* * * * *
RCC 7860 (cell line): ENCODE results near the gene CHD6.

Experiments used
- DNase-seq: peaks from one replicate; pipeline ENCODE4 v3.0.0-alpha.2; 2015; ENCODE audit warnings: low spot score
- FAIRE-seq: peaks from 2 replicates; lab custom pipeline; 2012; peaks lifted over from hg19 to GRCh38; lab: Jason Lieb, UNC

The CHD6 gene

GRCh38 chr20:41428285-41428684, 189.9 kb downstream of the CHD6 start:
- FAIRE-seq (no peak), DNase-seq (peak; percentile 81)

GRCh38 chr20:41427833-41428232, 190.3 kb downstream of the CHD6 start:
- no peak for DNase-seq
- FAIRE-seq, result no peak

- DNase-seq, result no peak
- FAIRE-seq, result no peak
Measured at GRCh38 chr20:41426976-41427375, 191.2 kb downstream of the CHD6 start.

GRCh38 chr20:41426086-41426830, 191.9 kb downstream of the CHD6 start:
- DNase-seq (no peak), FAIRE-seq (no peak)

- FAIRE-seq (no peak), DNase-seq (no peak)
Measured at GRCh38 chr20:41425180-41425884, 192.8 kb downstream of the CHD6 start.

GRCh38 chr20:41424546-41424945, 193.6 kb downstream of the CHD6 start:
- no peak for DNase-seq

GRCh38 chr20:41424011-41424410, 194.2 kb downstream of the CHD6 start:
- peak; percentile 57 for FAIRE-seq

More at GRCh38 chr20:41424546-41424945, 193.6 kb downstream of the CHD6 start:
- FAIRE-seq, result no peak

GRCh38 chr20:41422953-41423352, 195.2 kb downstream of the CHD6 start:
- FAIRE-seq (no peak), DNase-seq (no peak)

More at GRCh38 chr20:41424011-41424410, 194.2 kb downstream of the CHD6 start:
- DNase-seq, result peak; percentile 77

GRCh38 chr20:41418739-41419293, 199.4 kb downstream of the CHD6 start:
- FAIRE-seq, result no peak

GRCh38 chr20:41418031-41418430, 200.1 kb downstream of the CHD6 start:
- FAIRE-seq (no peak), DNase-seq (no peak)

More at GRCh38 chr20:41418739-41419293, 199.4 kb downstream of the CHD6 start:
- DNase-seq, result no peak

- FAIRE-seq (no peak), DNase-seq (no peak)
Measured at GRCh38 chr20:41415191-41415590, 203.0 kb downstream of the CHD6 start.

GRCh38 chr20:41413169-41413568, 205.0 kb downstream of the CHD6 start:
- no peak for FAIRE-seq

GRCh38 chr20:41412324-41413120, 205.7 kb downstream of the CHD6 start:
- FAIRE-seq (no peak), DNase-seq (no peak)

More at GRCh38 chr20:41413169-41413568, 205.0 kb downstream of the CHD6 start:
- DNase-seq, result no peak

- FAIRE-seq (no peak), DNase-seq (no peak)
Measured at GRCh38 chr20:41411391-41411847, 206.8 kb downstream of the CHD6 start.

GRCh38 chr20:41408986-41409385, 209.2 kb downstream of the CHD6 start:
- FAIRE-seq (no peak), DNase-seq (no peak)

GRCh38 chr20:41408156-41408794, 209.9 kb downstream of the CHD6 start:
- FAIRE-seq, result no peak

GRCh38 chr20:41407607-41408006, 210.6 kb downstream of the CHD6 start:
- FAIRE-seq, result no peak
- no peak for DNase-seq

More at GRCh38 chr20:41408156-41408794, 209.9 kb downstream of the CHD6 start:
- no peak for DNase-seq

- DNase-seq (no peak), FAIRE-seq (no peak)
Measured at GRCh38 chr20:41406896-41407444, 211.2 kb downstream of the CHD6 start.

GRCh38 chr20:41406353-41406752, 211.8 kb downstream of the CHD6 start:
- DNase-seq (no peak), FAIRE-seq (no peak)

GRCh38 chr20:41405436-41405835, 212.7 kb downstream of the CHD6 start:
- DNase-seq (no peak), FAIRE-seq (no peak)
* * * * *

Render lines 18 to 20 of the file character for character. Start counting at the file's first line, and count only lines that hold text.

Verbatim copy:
GRCh38 chr20:41424546-41424945, 193.6 kb downstream of the CHD6 start:
- no peak for DNase-seq

GRCh38 chr20:41424011-41424410, 194.2 kb downstream of the CHD6 start: